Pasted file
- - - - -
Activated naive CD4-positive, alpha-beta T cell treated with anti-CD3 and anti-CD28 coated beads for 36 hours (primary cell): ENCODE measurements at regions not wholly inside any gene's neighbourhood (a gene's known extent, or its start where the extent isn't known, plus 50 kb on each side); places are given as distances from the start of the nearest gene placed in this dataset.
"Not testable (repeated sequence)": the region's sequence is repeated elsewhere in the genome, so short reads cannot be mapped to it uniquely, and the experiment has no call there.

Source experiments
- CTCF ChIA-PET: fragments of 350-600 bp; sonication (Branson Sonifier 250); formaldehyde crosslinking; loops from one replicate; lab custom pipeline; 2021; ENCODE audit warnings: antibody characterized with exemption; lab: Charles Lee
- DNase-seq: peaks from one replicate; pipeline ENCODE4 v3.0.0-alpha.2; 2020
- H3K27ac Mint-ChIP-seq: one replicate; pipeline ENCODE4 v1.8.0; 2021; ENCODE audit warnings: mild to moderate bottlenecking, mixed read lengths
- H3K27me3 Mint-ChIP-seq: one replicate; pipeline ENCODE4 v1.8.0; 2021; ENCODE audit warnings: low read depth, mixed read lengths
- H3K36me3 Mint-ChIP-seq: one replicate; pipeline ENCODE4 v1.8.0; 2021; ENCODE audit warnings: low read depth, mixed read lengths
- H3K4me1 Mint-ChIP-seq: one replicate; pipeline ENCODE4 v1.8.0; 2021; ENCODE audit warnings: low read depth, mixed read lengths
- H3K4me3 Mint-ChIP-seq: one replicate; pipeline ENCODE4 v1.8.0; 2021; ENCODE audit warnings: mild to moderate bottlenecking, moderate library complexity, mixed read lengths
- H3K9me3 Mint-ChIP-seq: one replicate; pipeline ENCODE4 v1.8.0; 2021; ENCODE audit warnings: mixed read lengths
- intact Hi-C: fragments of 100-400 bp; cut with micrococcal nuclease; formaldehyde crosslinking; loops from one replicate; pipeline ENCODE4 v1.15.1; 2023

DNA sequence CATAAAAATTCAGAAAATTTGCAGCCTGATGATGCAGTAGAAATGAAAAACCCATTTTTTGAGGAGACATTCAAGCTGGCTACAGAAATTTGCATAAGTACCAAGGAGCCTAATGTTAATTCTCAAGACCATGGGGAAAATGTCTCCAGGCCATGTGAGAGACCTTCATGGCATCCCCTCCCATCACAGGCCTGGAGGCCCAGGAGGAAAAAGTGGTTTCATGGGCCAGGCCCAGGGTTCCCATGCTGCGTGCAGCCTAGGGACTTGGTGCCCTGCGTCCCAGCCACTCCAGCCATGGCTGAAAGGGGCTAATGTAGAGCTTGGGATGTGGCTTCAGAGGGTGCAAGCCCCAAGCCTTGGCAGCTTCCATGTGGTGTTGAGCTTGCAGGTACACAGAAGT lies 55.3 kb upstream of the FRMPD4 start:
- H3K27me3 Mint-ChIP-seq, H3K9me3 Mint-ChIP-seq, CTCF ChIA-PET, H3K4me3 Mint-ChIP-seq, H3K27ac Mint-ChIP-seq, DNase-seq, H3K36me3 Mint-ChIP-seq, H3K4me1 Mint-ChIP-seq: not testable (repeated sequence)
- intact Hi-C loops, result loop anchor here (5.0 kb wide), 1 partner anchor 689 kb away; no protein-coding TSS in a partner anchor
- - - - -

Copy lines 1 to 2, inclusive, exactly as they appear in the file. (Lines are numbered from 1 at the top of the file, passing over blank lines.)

Activated naive CD4-positive, alpha-beta T cell treated with anti-CD3 and anti-CD28 coated beads for 36 hours (primary cell): ENCODE measurements at regions not wholly inside any gene's neighbourhood (a gene's known extent, or its start where the extent isn't known, plus 50 kb on each side); places are given as distances from the start of the nearest gene placed in this dataset.
"Not testable (repeated sequence)": the region's sequence is repeated elsewhere in the genome, so short reads cannot be mapped to it uniquely, and the experiment has no call there.